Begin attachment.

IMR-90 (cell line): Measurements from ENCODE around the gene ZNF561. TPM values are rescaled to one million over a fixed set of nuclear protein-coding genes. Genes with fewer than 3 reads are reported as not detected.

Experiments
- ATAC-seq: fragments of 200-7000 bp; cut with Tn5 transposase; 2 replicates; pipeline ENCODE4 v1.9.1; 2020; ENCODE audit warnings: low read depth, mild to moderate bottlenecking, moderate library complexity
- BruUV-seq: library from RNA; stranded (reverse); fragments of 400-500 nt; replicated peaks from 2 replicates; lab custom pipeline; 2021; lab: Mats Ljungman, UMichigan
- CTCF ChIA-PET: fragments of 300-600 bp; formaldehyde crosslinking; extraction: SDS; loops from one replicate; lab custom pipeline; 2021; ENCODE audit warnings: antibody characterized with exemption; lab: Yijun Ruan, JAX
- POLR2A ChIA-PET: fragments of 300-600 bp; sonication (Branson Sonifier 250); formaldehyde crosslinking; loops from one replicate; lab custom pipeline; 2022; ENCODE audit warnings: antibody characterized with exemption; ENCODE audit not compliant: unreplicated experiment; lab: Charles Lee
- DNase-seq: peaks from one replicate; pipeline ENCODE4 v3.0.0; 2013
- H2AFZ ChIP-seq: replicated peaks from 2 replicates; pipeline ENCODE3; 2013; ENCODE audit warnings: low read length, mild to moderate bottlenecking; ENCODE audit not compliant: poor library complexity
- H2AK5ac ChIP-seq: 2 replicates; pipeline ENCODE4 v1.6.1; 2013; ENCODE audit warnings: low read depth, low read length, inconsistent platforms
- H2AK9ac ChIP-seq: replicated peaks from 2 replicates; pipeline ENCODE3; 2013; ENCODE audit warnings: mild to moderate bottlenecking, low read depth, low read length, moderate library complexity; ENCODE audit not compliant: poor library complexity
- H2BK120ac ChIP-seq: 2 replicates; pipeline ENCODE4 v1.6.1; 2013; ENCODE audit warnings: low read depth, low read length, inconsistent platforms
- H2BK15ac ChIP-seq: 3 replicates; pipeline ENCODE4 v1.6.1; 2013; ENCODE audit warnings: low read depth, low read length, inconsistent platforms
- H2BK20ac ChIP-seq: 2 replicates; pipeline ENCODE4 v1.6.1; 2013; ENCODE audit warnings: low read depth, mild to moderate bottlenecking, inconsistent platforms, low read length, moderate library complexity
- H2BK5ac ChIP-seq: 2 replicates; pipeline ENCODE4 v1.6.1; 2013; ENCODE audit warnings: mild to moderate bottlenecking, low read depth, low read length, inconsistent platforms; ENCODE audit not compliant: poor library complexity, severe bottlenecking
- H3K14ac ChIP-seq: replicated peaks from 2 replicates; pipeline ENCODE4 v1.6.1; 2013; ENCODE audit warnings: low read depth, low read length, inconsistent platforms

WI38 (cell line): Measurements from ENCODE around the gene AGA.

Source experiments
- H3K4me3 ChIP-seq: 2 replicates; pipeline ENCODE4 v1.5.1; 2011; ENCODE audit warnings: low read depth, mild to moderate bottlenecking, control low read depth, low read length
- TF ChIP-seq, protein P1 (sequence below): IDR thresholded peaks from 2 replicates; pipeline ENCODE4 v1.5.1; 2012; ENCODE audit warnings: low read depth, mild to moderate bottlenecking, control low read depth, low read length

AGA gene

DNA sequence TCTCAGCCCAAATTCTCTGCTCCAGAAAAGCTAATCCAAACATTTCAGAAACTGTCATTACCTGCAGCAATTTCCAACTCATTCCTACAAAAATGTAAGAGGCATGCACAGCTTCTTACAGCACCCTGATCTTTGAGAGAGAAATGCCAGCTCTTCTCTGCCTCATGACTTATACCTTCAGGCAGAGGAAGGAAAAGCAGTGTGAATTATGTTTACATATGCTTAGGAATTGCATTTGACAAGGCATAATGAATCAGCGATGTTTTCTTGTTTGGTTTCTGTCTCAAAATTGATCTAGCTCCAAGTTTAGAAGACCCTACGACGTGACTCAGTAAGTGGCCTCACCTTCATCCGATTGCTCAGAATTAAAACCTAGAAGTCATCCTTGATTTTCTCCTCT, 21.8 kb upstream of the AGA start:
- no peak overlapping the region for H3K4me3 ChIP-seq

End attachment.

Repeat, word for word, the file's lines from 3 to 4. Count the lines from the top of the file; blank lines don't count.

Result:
- ATAC-seq: fragments of 200-7000 bp; cut with Tn5 transposase; 2 replicates; pipeline ENCODE4 v1.9.1; 2020; ENCODE audit warnings: low read depth, mild to moderate bottlenecking, moderate library complexity
- BruUV-seq: library from RNA; stranded (reverse); fragments of 400-500 nt; replicated peaks from 2 replicates; lab custom pipeline; 2021; lab: Mats Ljungman, UMichigan